Friday, June 28, 2013

Roll up, roll up, for your last ride

Sydney's monorail inspires both love and hatred and it seems the haters have won. The last public rides will be on the thirtieth of June, this Sunday, and it will then be dismantled with little prospect of seeing operation again. As useful public transport, it was a miserable failure. As a tourist attraction, it worked well enough. As an attractive addition to Sydney's Street, it was ghastly.

I have been on it more times than I care to remember, usually to get to Darling Harbour or the Chinese Gardens, but sometimes just within the city. The first issue is it only goes one way. Fine if you want to go one way, but if you want to go back one station, you are forced to do almost a full circuit Wikipedia tells me a circuit takes 12 minutes. I don't believe that at all, or maybe it just seems to take forever. Apparently it is actually 15 minutes.

At times there were paper tickets to travel, other times tokens had to be bought and the last time I rode it, I paid at a vending machine.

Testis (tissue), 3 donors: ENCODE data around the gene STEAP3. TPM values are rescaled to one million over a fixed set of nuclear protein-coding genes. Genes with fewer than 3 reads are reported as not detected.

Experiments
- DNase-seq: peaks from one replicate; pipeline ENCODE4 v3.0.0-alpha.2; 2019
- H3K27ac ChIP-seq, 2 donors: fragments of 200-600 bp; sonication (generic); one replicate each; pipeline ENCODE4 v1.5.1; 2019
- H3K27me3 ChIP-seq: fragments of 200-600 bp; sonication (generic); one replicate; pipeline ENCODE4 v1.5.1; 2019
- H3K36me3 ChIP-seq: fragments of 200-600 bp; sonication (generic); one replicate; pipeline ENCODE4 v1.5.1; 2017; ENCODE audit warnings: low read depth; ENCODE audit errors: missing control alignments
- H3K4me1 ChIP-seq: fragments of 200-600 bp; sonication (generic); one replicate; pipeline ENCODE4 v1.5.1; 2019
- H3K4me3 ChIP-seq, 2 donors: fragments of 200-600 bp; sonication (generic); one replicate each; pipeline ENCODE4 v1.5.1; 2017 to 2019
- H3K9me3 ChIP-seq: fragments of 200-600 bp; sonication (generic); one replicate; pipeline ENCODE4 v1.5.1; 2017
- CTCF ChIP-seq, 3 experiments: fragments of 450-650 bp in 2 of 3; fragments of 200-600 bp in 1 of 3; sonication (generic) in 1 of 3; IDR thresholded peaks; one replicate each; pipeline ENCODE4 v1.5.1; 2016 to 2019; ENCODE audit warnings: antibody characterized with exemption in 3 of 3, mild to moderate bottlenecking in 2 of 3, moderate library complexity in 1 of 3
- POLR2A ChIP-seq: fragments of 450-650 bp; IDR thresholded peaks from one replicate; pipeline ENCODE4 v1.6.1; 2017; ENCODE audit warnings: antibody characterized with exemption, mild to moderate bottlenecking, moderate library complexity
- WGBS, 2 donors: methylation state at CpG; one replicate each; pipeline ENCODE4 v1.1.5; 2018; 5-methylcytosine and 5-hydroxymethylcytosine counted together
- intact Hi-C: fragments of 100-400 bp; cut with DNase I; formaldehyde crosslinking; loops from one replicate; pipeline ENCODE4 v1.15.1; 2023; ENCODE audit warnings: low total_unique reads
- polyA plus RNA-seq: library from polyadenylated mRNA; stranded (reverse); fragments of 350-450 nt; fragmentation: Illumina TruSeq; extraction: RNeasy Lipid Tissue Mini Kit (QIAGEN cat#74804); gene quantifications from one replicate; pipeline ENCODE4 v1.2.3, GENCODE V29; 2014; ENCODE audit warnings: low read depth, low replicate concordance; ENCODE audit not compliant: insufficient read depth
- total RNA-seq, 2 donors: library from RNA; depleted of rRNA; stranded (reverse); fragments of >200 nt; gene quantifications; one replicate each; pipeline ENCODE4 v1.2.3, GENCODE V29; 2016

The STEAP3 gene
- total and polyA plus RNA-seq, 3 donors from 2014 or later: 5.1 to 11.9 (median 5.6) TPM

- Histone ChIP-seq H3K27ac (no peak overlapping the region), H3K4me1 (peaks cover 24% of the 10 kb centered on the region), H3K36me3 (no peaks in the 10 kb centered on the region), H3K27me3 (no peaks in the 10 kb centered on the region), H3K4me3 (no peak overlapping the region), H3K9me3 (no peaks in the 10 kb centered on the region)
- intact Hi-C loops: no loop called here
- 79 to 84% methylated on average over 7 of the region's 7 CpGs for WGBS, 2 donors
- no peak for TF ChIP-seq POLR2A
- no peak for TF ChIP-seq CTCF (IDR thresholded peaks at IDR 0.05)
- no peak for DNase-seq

Most of what is below is from the Sydney Morning Herald.

The late Nobel Laureate Patrick White hated it and campaigned vigorously against its construction - ''one of many autocratic farces perpetuated by the powerful on our citizens,'' in his words.

Who else of note campaigned against it? Well, quite a few, magazine publisher Ita Buttrose, actor Ruth Cracknell, unionist and Green Ban activist Jack Mundy, architect Harry Seidler and even Nick Greiner who went on to become State Premier some years later. 

An alternative to the construction of the monorail was a light rail system connecting Circular Quay with Central (station) via Darling Harbour. The light rail was supported by he National Trust, environmental groups and public transport advocates, along with the then State Planning and Environment Minister, Bob Carr, now Federal Minister for Foreign Affairs. Whether that would have been particularly useful as public transport is unknown to me, but it would have been better than the monorail Sydney ended up with.


So in spite of strong expert advice against the monorail, Sit Peter Abels' company TNT, a good friend to the ruling Labor Party at the time, was awarded the construction contract by Minister for Public Works, Laurie Brereton. 

The monorail never had the numbers of traveller predicted and did not return a profit on the capital invested. The State Government bought it from an investment company last year and is now closing it down. Suddenly it has become popular and bookings are needed on the last rides.

18 comments: